Explainer: Why Do UN Inspectors Want Access To Iran's Parchin Military Complex?
June 07, 2012
by Golnaz Esfandiari
Parchin, a large military complex located southeast of Tehran, is one of the key pieces of the puzzle that is Iran’s nuclear program -- a puzzle the United Nations’ nuclear watchdog has been long trying to solve. On June 8 in Vienna, UN nuclear negotiators will sit down with Iranian officials to discuss their suspicions about military aspects of Iran's nuclear program. With Parchin on the agenda, here's some of what makes it a likely topic of discussion.
Why is Parchin so important to UN inspectors?
Inspectors from the International Atomic Energy Agency (IAEA) believe that more than a decade ago, Iran conducted experiments there with high explosives in support of nuclear weapons development.
In a 2011 report, the IAEA said it had information that Iran placed “a large explosives containment vessel” in Parchin in 2000 and constructed a building around it. The testing is believed to have taken place in a vessel or chamber which the IAEA says was designed to contain the detonation of up to 70 kilograms of high explosives.
Iranian officials say Parchin is a conventional military facility and dismiss reports about undeclared activities at the site as “childish” and “ridiculous.” Tehran has long insisted all its nuclear activities are peaceful.
What has been happening recently there?
Satellite photos of the site published last month by the Washington-based Institute for Science and International Security (ISIS) appear to show intensified activities believed to be aimed at cleansing the site.
David Albright, ISIS’s founder and himself a former IAEA inspector, says the images show the razing of two buildings at the controversial site.
“Objects started to appear outside the main building of interest within this site that had a common perimeter, water was flowing across the road from a corner of the building and then subsequently two buildings have been torn down that could be support buildings but are two small buildings within the perimeter," Albright says.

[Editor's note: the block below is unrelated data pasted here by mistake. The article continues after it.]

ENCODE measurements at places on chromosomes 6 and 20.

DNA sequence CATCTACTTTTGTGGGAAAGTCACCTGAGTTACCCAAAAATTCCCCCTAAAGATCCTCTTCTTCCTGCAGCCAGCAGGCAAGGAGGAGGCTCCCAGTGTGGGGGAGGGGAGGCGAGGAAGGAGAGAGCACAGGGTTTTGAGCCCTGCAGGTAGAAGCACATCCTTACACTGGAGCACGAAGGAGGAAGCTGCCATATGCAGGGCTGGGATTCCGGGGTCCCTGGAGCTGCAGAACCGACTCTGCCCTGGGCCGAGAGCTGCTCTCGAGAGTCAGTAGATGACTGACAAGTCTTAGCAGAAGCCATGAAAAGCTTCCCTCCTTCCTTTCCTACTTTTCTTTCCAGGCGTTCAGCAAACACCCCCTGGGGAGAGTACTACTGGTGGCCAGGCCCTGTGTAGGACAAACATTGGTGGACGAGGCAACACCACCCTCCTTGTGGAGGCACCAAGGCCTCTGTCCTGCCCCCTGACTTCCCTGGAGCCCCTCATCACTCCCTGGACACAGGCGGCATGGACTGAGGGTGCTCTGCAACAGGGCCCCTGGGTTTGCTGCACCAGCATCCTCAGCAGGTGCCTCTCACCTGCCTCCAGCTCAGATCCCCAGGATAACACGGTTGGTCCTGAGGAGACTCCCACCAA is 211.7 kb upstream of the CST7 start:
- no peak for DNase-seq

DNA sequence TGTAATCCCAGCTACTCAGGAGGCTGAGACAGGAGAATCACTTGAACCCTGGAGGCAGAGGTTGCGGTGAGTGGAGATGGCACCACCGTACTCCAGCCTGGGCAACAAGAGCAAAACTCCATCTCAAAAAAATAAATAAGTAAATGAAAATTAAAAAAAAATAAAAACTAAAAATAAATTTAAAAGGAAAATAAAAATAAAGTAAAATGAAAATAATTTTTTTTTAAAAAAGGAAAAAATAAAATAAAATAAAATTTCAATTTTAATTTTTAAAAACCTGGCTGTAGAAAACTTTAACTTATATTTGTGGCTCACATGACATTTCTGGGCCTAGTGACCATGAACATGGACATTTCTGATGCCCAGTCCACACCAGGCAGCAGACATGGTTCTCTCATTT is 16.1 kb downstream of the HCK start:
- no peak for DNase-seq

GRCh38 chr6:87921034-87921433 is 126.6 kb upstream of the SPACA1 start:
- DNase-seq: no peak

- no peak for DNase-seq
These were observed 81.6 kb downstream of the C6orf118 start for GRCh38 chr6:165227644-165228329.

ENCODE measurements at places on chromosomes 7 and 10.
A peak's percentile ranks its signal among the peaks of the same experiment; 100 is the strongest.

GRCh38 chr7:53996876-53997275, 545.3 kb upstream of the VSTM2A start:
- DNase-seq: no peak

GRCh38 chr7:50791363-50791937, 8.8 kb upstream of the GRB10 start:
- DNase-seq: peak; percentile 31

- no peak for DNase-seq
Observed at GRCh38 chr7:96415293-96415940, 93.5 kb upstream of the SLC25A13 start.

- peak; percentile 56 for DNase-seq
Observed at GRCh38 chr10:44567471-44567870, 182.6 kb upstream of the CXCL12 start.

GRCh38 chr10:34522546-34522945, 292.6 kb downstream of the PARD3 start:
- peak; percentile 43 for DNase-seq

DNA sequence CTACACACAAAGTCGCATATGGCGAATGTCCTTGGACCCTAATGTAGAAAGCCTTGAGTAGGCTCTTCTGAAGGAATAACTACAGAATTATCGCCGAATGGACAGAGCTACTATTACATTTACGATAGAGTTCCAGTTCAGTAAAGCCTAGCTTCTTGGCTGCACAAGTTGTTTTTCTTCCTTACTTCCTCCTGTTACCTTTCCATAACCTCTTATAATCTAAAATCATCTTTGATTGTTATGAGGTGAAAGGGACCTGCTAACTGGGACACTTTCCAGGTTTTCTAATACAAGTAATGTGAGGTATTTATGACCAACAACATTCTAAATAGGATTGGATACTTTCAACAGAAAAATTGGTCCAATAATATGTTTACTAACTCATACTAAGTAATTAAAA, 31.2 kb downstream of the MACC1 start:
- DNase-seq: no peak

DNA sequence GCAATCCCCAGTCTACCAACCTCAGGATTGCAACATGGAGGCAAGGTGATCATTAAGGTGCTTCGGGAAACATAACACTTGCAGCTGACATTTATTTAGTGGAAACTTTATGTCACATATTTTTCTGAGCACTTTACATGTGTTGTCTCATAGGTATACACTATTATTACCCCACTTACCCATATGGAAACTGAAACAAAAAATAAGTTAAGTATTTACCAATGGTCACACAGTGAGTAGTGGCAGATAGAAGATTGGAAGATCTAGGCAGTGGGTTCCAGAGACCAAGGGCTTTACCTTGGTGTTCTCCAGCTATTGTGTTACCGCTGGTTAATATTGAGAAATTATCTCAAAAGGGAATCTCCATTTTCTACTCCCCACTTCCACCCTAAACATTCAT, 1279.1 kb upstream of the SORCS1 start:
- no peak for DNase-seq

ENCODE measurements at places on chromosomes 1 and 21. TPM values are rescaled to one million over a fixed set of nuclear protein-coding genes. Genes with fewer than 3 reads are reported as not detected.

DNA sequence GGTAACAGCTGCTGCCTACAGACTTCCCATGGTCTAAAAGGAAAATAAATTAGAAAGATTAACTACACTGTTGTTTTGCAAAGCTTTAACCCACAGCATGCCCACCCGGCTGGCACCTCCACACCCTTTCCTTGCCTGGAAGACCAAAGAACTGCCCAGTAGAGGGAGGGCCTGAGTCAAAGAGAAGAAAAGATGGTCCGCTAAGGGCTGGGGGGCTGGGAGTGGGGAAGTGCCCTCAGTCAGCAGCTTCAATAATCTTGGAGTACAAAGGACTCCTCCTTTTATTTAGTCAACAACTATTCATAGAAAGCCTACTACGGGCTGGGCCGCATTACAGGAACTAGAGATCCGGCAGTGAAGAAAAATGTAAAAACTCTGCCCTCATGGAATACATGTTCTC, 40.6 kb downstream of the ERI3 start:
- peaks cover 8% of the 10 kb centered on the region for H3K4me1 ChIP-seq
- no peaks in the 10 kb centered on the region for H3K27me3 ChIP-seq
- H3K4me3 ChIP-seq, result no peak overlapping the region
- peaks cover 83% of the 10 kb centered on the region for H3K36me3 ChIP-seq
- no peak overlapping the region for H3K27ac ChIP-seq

"The perimeter fence now appears to be gone and it looks like Iran may be leveling the site, ripping down everything and then [digging] out the ground.“
What did the IAEA find the last time it had access?
IAEA inspectors visited several locations at Parchin in 2005. It said afterward that results of analyses of environmental samples did not indicate the presence of nuclear material at those locations. But inspectors didn’t visit the building where the detonation chamber is believed to have been placed.
What would a full IAEA inspection accomplish?
Olli Heinonen, a former IAEA deputy director-general, says inspector access to the site would help clear up doubts about Iran's nuclear intentions.
“It will be a good sign if we finally start to answer what was this military dimension, find out what was included, see whether they are within the framework of the [Nuclear Nonproliferation Treaty] or not," Heinonen says. "If not, then Iran should remove some of the pieces of equipment and then build confidence about the peaceful nature of the program."
Albright says Iranian permission to allow a full inspection of the site would go a long way toward easing the international standoff.
“Parchin is a problem for all sides right now, but it certainly would be helpful if Iran would say, 'Yes, the IAEA can visit Parchin and visit the sites it wants to visit,'" Albright says. "One thing that wouldn’t be helpful is if [Iran] said, ‘Well you can come and visit this site which was demolished but you can’t go anywhere else.’”
How likely is it that inspectors will be allowed in?
The head of Iran’s Atomic Energy Organization, Fereydoun Abbassi Davani, said last month that the reasons and documents provided by the IAEA have still not convinced Tehran to allow a visit.
But on June 6, Iran’s ambassador to the IAEA, Ali Asghar Soltanieh, appeared to suggest that the Islamic republic would allow a visit to the military base. He said a visit to Parchin by inspectors would produce "shameful results" for those who suspect Iran of seeking to develop nuclear weapons.
Copyright (c) 2012. RFE/RL, Inc. Reprinted with the permission of Radio Free Europe/Radio Liberty, 1201 Connecticut Ave., N.W. Washington DC 20036.
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